Maryland officials deny low-income kids school vouchers if they choose Christian school
SAVAGE, Md. – Alliance Defending Freedom attorneys filed a federal lawsuit Monday on behalf of a church-run grade school in the Baltimore area after Maryland officials revoked the school’s eligibility to participate in a voucher program to benefit low-income students and demanded the school pay back thousands of dollars for previous participation in the program.
Bethel Christian Academy offers a faith-based education to more than 280 students in the Baltimore metro area, including students from over 40 different nations, children who recently immigrated to the United States, and families with different or no religious affiliations. While over 20% of the students receive some financial aid, many families were able to afford sending their children to Bethel because the school participated in Maryland’s Broadening Options and Opportunities for Students Today school voucher program. In August 2018, just weeks before the school year started, Maryland officials abruptly notified families that they could no longer use their BOOST vouchers to educate their children at Bethel.
“Bethel Christian Academy offers an academically rigorous and caring Christian education in a diverse environment,” said ADF Legal Counsel Christen Price. “Unfortunately, Maryland bureaucrats are telling low-income students that this high-quality education can’t be an option for them due solely to the school’s religious beliefs. Worse still, the state is now demanding Bethel pay back over $100,000 from the two years it participated in the program, which would be a serious financial hardship for the school.”
Maryland law forbids participating BOOST schools from discriminating in admissions on the basis of sexual orientation, among other things. When Bethel applied to participate in the program, school officials truthfully stated that the school does not exclude students because of their sexual orientation. Sometime prior to the 2017-18 school year, the Maryland Department of Education started reviewing the websites of participating religious schools and demanding that those schools send in their student handbooks. MSDE subsequently disqualified Bethel from participating in the BOOST program after reading Bethel’s Christian beliefs about marriage and sexuality.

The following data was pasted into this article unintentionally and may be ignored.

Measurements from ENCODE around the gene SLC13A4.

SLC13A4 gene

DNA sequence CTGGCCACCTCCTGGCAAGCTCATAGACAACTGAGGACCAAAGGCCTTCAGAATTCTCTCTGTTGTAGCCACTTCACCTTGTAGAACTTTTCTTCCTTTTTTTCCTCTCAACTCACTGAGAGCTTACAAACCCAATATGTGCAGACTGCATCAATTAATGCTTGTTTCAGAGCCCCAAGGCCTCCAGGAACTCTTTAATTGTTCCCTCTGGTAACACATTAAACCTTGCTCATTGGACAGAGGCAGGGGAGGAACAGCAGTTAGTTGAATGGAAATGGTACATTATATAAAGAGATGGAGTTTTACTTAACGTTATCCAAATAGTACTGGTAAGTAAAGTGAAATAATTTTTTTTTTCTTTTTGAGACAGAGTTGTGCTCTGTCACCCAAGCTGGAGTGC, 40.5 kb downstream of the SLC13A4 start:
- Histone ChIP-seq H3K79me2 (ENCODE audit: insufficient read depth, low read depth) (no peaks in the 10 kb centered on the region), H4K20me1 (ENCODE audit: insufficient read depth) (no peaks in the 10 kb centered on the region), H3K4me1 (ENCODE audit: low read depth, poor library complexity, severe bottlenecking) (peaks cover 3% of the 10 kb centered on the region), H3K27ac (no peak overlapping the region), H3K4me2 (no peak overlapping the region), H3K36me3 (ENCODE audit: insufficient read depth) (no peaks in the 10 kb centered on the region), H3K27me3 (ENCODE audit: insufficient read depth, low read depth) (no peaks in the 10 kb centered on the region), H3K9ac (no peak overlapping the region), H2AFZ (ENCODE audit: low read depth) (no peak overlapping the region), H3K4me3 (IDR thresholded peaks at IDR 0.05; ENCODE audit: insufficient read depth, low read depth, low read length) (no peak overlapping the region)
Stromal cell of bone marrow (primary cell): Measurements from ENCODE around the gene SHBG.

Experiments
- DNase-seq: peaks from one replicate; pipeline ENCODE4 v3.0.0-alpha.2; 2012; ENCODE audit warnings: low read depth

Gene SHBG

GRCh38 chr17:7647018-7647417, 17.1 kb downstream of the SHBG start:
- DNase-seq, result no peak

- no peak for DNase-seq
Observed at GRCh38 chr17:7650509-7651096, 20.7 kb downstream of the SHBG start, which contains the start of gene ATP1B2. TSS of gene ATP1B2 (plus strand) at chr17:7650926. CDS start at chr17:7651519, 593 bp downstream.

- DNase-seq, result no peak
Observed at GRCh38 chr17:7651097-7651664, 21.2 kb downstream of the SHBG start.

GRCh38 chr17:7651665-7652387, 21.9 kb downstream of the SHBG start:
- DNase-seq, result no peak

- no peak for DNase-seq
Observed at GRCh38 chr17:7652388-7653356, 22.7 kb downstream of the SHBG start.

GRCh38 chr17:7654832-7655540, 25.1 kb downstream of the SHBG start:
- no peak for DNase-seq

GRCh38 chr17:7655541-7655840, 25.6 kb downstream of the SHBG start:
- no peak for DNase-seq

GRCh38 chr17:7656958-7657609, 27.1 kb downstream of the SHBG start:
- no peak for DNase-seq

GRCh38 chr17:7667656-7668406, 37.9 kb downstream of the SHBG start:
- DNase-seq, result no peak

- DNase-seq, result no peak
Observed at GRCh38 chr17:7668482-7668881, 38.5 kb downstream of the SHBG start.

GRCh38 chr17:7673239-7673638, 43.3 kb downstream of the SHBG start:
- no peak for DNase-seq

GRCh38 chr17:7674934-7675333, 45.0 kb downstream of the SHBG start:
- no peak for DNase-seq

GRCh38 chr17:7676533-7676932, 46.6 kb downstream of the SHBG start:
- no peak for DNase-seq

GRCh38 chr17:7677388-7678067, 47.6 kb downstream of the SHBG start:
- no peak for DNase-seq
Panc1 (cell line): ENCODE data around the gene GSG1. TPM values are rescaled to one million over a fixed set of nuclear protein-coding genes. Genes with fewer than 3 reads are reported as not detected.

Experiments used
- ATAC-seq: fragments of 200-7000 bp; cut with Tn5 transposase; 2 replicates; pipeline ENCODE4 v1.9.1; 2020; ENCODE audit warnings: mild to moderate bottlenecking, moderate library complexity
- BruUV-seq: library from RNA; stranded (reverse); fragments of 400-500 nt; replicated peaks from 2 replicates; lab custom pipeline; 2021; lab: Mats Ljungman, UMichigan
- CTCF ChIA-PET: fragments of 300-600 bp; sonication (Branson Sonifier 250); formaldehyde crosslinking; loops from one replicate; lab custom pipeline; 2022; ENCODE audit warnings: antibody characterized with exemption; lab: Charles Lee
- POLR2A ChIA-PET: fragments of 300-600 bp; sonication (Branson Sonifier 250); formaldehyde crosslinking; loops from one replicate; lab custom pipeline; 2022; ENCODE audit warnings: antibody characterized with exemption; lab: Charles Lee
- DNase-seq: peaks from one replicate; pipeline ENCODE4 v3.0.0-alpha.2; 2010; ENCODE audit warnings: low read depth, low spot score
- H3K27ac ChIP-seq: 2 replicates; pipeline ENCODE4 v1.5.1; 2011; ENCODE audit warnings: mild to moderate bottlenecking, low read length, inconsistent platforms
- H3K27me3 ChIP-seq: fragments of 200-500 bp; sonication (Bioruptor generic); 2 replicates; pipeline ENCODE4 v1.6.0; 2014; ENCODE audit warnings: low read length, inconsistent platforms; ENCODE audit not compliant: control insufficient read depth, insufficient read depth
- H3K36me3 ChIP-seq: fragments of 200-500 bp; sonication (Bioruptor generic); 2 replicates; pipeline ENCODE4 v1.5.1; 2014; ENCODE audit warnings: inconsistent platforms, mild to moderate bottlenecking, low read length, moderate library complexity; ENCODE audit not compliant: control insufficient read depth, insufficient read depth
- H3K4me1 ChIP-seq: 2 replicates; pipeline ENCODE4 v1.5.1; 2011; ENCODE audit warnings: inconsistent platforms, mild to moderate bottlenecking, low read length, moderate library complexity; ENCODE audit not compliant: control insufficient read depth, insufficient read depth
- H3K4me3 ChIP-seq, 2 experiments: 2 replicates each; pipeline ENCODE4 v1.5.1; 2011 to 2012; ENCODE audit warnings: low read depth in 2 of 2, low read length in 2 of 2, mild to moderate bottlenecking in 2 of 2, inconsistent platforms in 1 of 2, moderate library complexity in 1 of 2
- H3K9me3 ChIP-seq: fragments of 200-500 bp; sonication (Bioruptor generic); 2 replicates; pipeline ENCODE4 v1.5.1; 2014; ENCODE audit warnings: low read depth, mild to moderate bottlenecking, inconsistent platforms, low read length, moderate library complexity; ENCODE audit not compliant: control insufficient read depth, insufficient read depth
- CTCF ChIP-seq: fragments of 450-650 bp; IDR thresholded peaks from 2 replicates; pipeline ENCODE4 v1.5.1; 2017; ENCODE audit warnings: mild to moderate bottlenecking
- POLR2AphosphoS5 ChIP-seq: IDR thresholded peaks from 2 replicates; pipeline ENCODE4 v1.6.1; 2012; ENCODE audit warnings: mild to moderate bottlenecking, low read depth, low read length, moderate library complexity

“Bethel Christian Academy has not—and will not—turn down a student based on their sexual orientation,” said ADF Legal Counsel Christiana Holcomb. “Bethel simply asks grade-school students to refrain from engaging in any sexual conduct. The state has refused to play by its own rules. While Bethel fully complied with the program’s requirements, Maryland let its hostility toward Bethel’s religious views, not the law, decide the school’s eligibility. Maryland’s families deserve better; that’s why we’re asking the court to address the state’s hostility.”
Because Maryland state officials revoked Bethel’s eligibility in the BOOST program, multiple families were forced to remove their children from the school, due to financial strain. As the lawsuit notes, Maryland law already protects Bethel’s religious beliefs, but MSDE officials ignored state law and chose to target the school regardless of state protections.
ADF attorneys filed the lawsuit, Bethel Ministries v. Salmon, in the U.S. District Court for the District of Maryland, Northern Division. John R. Garza, one of nearly 3,400 attorneys allied with ADF, is serving as local counsel in the case for the school.
Alliance Defending Freedom is an alliance-building, non-profit legal organization that advocates for the right of people to freely live out their faith.
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